The only way that I could stop that snowball from getting larger and larger rolling down hill was to learn to recognize the signs before I was out of control. I knew that my alcoholic was notorious for pushing me to the limit and then going off and getting drunk. He was going to go off and get drunk anyway so why should I be left with the fallout. When he started his little agitations I ask myself – was this issue anything I had the power to control or change. If it was not then I decided if it was necessary to say anything at all. If I felt compelled to say something then I said things like “ Hum” “really,” “You don’t say,” or sometimes I said I’m so sorry you feel that way.” The key was to not wait until I was steaming and at the breaking point to recognize the signs of a “spirited debate” in the making. There is no debate if I don’t participate.

Well, let me tell you, when one person in the relationship changes the relationship changes; Sometimes for the better and sometimes not. Sometimes the above response worked. Other times he need a disagreement so bad that he could not tolerate the indifference. When that happened sometimes I lost it and gave him the battle he wanted. But I learn to minimize that response because of what it did to me. You see, learning to control my feelings was never about him. It was not about trying to control or neutralize him. It was about me and taking back control of my life. Therefore, I had to allow him to get as mad as he wanted to get mad without me. Was it easy? Many times not.

But I kept working on it and working on it until it became easier and easier to recognize the symptoms of his disease in action, and then making a conscious decision not to be a part of his disease. That phase above, “I am sorry you feel that way, “ well during those times I added a few more words, “I’m sorry you feel that way. On this you and I just happen to disagree. I am not saying that you are wrong. I am not saying that I am right. I am just saying that in this situation we have a difference of opinion. The first time I said that he was flabbergasted. Then after a while he would try to mock me with what I said. It was okay because I was in control of me. This was not about me winning over him. This was about me winning over me.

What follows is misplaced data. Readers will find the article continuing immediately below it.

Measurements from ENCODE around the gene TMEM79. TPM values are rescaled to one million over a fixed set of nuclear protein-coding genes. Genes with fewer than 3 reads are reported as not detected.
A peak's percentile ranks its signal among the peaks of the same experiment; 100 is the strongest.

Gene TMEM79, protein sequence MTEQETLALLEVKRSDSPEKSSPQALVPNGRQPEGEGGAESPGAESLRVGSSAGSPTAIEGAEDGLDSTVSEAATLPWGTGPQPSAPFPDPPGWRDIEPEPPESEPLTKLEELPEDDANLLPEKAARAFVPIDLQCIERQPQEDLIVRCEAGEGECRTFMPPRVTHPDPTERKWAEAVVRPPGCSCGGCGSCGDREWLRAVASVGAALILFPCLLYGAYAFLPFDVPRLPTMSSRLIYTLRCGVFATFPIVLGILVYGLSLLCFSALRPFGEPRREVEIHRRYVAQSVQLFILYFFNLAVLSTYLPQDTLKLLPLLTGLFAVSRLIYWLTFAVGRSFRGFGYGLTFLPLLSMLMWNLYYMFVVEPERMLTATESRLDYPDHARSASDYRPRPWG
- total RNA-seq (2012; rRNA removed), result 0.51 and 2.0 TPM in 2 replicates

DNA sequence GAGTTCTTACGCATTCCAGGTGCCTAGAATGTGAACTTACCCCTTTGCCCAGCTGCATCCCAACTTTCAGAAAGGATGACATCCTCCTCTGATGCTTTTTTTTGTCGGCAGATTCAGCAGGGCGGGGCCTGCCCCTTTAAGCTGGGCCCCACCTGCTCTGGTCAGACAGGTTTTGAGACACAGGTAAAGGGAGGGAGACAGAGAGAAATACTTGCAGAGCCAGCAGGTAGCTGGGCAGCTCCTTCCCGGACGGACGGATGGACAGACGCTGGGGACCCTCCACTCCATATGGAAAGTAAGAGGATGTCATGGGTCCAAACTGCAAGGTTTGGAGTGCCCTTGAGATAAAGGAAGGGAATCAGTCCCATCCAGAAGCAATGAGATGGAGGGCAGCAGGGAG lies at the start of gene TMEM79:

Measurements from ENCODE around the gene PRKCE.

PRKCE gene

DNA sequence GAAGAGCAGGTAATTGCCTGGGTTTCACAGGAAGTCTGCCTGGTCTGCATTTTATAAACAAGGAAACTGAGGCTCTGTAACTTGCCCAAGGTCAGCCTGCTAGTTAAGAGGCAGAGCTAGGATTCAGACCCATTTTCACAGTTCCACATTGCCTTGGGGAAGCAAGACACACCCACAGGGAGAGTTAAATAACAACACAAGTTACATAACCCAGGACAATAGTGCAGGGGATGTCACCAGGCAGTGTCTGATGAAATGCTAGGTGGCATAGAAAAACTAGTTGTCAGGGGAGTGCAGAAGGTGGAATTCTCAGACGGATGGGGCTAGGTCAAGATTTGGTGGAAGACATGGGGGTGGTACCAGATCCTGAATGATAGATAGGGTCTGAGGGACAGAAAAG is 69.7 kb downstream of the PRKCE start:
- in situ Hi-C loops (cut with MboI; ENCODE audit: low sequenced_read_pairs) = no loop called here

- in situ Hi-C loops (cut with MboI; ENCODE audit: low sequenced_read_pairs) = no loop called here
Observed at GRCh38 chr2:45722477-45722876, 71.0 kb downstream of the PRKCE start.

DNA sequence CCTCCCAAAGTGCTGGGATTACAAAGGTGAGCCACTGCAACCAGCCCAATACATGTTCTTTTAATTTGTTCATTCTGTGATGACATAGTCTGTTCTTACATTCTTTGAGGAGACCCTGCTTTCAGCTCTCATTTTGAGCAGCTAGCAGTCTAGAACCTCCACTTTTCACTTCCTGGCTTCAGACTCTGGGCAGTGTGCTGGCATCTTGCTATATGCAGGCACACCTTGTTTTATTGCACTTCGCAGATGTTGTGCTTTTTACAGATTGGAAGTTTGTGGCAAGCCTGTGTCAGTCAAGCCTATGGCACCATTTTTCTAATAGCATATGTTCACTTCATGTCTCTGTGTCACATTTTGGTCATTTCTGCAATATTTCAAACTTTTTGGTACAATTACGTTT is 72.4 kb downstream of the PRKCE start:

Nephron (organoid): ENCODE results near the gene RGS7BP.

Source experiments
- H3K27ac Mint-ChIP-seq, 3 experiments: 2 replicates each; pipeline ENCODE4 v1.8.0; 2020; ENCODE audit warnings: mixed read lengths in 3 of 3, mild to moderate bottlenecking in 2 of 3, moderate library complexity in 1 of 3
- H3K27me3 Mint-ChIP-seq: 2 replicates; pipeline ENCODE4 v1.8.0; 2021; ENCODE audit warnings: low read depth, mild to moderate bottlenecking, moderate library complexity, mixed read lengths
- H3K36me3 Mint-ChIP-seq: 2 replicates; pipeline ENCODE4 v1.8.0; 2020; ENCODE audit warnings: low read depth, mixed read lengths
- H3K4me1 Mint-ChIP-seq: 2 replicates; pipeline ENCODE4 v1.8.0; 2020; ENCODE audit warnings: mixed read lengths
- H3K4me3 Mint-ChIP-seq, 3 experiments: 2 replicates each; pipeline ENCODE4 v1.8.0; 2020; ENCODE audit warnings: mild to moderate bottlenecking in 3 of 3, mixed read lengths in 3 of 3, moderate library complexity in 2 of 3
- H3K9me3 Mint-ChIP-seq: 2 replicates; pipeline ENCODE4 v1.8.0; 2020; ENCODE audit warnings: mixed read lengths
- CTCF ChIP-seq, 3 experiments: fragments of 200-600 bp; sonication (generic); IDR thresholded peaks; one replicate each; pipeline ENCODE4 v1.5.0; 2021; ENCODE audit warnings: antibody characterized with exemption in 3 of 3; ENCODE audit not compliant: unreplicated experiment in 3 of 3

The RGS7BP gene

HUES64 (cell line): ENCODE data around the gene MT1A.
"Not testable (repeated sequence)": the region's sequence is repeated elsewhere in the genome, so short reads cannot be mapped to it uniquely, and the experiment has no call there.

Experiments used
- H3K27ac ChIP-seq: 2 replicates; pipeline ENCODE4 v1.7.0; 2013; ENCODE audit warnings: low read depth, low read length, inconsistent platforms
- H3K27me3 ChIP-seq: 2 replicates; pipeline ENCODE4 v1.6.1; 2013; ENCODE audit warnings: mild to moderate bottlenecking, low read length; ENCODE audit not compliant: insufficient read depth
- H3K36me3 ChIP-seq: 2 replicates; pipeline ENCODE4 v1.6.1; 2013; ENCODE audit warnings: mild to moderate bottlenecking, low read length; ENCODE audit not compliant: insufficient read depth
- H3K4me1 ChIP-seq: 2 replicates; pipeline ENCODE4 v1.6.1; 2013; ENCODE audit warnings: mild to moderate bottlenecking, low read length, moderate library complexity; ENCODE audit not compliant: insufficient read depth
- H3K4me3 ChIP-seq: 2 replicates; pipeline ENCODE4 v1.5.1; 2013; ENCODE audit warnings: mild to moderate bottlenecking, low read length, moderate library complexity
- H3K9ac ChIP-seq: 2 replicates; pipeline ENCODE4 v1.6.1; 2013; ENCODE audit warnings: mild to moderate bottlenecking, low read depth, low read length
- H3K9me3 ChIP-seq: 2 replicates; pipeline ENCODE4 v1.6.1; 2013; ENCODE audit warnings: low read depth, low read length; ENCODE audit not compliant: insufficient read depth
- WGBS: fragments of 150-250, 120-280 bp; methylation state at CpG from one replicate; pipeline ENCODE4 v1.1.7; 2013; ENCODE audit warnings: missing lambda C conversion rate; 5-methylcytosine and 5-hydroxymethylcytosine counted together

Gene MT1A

Winners and losers in the war of words

For a long time it was the day to day grind that wore me down and stripped me of my self-respect and my dignity. I looked at my future and was overwhelmed with sadness. I felt defeated and sometimes I was angry at what I saw there. There were times I felt desperate to make him understand how he was hurting me and hurting our family. Those times always ended in a war of words between the two of us. Words that should have never been said in the first place. I started the war of words and he ended it. And each time I was left emotionally raw and wounded. And each time I lost a little more of myself to his disease and I promised myself that that was the last time I was going to try to make him understand.

It was the injustice of it all that galled me. I would take and take and take. I would stuff my feelings trying to avoid another ugly confrontation. The voices in my head eventually overrode my promise to myself and then “BOOM” there I was trying to make him understand my feelings and my needs again. I would demand, I would cry, I would bargain, I would plead and then I would lose my self control completely and through anger I would let him know in no uncertain terms how I felt. Every single time I walked away defeated and more hurt than I was before I got into it with him.

I wasted a lot of time putting my life on hold, stuffing my feelings until I lost control the next time, for someone who was not capable of meeting my needs much less my expectations to do what I thought was the right thing. I lived the “someday” life. I sacrificed and wasted hours, days and years waiting for “someday.”

I held on for dear life trying to force the solution that I wanted. I could not let go of the dream of what it could be. It was a pride thing. I had chosen this man. I had time and kids invested in this relationship. Why didn’t he want the dream anymore? At one time he said he had the same dream as me. So what happen? It was a heart thing. Did I do something wrong? Was I not good enough, smart enough, pretty enough? What happen to our dream?